Sixth Form Classroom 1967

Most people believe that Independent Schools offer facilities well above those of equivalent state schools, but that was not necessarily the case in the 1960s.

A crowded environment

This photograph of the Sixth Form classroom at St Christopher’s in about 1967, shows the crowded nature of the room. It was on the first floor of the old building which was formerly a private residence. The small trestle table in the centre, was where Maurice Standring, as form master, sat smoking his pipe and marking maths homework in red fountain pen ink, while we all laboured with our own ‘prep’ after ordinary lessons were over for the day.

Great results are possible

The Sixth Form was the equivalent of Year 8 of the current school year system, and the boys were prepared for the Common Entrance Exam (Lower Sixth) and the various Public Schools’ scholarships. The boys’ success in their endeavours would certainly suggest that while good class facilities are desirable, with able staff and relatively willing children, great results were, and are, still possible.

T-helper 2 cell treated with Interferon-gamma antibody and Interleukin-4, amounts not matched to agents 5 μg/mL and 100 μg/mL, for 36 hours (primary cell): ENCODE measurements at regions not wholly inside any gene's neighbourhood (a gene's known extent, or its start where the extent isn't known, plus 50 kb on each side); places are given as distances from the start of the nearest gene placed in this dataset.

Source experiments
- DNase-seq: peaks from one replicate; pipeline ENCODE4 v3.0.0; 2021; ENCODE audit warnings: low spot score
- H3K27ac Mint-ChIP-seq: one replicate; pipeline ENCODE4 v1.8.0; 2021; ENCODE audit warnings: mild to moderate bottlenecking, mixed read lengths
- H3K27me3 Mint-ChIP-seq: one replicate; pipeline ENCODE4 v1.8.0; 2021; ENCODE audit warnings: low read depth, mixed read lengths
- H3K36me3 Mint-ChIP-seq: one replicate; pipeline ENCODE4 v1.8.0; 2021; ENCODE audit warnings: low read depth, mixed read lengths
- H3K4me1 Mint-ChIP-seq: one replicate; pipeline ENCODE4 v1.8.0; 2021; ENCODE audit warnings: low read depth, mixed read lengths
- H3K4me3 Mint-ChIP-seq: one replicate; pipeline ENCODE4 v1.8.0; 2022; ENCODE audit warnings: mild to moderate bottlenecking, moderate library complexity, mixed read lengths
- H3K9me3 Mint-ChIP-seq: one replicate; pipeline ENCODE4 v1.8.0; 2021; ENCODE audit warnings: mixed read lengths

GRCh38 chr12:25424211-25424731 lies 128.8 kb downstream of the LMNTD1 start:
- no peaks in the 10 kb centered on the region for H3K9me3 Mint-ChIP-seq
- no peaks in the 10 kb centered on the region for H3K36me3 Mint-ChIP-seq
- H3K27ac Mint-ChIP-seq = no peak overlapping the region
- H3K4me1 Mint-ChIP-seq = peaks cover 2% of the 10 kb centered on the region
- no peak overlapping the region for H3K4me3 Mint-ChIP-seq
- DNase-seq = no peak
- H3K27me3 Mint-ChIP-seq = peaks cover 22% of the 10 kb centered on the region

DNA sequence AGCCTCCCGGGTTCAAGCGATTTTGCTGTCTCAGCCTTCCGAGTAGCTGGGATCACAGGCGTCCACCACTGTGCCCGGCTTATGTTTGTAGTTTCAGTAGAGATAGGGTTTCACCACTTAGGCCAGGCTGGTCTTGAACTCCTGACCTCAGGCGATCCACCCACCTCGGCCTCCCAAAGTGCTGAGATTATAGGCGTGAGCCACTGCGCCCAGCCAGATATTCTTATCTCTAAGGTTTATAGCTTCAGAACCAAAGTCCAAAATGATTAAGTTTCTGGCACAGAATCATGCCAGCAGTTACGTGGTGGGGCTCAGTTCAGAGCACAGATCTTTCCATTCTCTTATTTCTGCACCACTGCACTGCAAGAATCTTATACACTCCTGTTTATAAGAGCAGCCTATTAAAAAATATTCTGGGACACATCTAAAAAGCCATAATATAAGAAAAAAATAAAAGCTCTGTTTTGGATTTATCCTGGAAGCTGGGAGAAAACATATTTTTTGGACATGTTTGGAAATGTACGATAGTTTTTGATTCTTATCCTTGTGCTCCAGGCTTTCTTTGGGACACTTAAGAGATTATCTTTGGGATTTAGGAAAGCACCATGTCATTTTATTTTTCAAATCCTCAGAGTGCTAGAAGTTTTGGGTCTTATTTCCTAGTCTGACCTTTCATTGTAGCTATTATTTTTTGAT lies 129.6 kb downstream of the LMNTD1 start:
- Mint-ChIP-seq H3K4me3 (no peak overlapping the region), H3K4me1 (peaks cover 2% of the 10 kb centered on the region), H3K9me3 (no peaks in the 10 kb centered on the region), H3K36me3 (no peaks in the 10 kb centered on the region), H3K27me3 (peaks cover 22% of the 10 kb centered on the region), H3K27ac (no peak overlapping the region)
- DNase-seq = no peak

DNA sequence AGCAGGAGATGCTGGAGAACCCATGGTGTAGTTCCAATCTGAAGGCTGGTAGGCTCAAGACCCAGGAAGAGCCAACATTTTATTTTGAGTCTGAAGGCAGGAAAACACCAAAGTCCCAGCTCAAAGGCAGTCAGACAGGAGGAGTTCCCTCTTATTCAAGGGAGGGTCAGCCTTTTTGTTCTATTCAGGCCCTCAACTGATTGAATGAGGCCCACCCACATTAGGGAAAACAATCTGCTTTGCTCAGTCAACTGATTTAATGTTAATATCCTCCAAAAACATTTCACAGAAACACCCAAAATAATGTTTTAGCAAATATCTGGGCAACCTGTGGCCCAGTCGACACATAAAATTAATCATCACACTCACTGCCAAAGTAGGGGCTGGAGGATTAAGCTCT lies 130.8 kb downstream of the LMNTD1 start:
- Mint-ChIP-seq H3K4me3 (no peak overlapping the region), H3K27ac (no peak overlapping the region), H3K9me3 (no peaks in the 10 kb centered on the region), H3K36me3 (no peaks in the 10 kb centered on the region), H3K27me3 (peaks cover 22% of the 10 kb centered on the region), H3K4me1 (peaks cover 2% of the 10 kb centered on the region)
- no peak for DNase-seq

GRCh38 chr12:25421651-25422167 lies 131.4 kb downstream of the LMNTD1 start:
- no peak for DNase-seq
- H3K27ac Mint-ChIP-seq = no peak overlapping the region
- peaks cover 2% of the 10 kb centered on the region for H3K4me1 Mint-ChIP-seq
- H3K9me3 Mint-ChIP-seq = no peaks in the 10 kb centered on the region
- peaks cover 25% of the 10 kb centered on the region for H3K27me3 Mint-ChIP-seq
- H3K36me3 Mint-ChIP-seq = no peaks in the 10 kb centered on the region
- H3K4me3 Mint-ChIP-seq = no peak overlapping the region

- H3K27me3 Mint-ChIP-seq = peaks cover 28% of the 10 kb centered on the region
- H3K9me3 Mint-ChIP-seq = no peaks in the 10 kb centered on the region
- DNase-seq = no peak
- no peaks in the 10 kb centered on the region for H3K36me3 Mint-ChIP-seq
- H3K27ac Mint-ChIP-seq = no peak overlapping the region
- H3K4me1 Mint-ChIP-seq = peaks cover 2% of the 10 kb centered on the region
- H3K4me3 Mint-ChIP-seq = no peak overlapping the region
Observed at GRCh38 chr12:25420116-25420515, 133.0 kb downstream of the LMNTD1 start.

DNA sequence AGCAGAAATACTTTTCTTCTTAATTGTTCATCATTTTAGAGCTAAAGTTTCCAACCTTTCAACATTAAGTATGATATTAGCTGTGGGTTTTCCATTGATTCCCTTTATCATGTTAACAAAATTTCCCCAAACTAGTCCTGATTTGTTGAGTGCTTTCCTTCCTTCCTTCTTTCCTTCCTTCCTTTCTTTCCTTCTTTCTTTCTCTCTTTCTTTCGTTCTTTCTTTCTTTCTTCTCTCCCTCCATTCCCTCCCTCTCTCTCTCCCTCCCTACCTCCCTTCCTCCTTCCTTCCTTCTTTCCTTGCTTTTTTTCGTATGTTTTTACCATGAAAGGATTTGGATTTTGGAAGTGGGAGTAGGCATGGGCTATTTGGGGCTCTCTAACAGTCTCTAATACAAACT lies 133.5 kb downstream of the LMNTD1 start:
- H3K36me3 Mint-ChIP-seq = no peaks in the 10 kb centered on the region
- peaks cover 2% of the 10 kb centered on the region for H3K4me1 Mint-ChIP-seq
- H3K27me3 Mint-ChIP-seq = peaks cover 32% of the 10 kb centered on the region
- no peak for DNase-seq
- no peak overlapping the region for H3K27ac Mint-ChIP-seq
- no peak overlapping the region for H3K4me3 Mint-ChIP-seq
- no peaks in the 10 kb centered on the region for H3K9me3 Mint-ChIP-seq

St Christopher's School classroom 1967
From the private collection of Martin Nimmo

Comments about this page

  • I was at St Christopher’s School for a short time aged six in 1947. The Headmaster was called Beale, and the school week ended with a well-told story from him, from classical mythology. There was also a teacher called Mr Stirling, who moved to Rottingdean School in September 1947, at the same time as I did.

    By Richard Lea (30/09/2010)

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